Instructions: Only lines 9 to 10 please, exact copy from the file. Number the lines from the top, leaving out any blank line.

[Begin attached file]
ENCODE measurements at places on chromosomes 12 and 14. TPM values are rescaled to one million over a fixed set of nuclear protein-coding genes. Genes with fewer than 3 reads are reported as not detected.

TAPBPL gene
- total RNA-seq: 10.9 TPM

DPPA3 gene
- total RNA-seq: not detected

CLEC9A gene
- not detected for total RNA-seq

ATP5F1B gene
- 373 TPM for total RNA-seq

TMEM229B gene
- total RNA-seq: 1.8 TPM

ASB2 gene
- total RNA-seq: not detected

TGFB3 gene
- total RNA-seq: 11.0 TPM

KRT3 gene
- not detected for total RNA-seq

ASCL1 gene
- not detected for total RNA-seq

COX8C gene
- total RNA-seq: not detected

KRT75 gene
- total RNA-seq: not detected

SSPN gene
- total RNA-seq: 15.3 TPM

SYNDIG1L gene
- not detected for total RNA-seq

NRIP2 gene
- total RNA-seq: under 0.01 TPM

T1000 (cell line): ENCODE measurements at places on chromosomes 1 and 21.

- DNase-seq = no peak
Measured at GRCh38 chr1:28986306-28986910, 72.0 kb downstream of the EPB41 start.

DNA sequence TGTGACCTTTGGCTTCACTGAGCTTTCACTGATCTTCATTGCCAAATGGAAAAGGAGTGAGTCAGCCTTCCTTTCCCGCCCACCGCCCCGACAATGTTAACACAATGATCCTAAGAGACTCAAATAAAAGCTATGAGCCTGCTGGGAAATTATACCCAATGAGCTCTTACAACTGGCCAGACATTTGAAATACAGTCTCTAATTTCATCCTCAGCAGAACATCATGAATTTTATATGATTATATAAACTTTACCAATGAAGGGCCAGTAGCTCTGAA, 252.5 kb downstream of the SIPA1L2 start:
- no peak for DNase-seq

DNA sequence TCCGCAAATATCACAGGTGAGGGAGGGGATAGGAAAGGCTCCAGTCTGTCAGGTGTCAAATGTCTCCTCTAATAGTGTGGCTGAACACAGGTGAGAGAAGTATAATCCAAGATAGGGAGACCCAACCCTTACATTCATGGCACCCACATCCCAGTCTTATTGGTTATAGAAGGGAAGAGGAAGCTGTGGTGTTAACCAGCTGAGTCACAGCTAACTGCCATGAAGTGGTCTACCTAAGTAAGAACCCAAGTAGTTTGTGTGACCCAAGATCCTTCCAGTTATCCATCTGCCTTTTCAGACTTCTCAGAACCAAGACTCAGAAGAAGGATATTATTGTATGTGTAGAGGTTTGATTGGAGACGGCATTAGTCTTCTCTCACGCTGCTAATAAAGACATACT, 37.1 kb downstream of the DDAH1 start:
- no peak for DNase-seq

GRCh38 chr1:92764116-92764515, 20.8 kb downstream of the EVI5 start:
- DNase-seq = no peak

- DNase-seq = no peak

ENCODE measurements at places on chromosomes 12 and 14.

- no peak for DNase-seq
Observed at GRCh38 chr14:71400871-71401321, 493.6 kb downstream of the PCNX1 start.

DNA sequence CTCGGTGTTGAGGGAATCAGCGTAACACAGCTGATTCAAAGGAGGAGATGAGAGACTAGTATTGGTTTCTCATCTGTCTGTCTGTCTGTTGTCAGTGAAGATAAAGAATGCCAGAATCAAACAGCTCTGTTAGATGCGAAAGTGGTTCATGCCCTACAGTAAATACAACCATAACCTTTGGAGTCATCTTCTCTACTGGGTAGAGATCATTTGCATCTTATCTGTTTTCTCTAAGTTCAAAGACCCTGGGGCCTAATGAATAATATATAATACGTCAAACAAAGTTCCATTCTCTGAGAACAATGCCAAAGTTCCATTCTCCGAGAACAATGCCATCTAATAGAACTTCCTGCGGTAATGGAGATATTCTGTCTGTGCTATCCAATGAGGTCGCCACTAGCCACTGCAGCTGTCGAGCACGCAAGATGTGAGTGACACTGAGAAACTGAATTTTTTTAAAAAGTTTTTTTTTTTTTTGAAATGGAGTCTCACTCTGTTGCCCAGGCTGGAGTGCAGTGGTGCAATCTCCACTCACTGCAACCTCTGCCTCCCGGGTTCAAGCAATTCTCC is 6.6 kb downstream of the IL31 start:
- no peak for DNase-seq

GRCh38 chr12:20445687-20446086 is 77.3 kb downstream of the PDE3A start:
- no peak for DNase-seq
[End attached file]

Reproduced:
- 373 TPM for total RNA-seq

TMEM229B gene